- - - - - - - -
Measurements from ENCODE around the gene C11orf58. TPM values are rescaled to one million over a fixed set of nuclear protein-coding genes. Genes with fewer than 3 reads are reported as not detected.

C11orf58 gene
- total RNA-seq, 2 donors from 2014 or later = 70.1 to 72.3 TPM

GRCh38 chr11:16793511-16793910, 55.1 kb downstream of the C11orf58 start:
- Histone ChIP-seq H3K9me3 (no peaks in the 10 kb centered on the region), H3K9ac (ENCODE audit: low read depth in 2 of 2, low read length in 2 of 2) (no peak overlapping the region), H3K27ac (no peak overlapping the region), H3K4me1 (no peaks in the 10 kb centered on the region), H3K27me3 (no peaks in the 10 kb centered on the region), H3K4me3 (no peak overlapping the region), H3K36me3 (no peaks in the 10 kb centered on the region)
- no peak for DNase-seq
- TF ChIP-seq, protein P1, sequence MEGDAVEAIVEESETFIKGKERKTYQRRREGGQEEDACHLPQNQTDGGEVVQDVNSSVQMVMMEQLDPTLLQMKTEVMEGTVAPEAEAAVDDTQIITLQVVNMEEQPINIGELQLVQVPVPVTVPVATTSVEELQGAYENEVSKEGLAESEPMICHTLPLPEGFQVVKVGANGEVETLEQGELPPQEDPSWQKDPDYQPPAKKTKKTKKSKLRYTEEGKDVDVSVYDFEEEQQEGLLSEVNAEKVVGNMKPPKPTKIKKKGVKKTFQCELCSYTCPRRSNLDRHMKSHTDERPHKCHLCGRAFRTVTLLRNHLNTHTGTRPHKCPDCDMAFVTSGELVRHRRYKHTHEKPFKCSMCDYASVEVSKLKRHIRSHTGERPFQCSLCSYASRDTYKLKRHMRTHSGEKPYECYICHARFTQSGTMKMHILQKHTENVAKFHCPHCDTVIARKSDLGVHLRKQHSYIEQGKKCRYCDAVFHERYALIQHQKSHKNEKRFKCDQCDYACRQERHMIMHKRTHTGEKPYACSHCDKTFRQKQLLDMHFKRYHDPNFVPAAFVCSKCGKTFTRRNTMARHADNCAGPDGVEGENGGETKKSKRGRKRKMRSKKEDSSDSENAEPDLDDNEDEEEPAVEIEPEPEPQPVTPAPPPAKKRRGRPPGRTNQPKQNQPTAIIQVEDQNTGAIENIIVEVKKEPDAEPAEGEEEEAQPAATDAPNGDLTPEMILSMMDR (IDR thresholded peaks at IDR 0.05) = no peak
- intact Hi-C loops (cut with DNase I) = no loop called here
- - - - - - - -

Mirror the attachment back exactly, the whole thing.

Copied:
Measurements from ENCODE around the gene C11orf58. TPM values are rescaled to one million over a fixed set of nuclear protein-coding genes. Genes with fewer than 3 reads are reported as not detected.

C11orf58 gene
- total RNA-seq, 2 donors from 2014 or later = 70.1 to 72.3 TPM

GRCh38 chr11:16793511-16793910, 55.1 kb downstream of the C11orf58 start:
- Histone ChIP-seq H3K9me3 (no peaks in the 10 kb centered on the region), H3K9ac (ENCODE audit: low read depth in 2 of 2, low read length in 2 of 2) (no peak overlapping the region), H3K27ac (no peak overlapping the region), H3K4me1 (no peaks in the 10 kb centered on the region), H3K27me3 (no peaks in the 10 kb centered on the region), H3K4me3 (no peak overlapping the region), H3K36me3 (no peaks in the 10 kb centered on the region)
- no peak for DNase-seq
- TF ChIP-seq, protein P1, sequence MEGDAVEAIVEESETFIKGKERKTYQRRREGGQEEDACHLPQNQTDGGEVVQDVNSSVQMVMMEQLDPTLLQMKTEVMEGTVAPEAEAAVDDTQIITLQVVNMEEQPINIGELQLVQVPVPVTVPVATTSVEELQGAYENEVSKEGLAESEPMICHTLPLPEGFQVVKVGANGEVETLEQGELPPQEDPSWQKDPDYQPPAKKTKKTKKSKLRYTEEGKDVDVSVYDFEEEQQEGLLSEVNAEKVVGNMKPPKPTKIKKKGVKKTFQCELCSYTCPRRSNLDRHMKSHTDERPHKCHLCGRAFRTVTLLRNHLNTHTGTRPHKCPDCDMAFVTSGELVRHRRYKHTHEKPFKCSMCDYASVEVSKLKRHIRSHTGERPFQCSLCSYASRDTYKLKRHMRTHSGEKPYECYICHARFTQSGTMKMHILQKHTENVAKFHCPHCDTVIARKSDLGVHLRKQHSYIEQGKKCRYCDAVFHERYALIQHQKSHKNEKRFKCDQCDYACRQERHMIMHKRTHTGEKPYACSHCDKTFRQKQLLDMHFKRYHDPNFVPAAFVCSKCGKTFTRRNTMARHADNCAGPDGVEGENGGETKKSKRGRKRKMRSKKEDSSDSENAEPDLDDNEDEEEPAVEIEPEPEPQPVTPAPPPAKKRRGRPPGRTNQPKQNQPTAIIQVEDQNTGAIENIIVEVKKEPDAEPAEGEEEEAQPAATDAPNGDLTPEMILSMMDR (IDR thresholded peaks at IDR 0.05) = no peak
- intact Hi-C loops (cut with DNase I) = no loop called here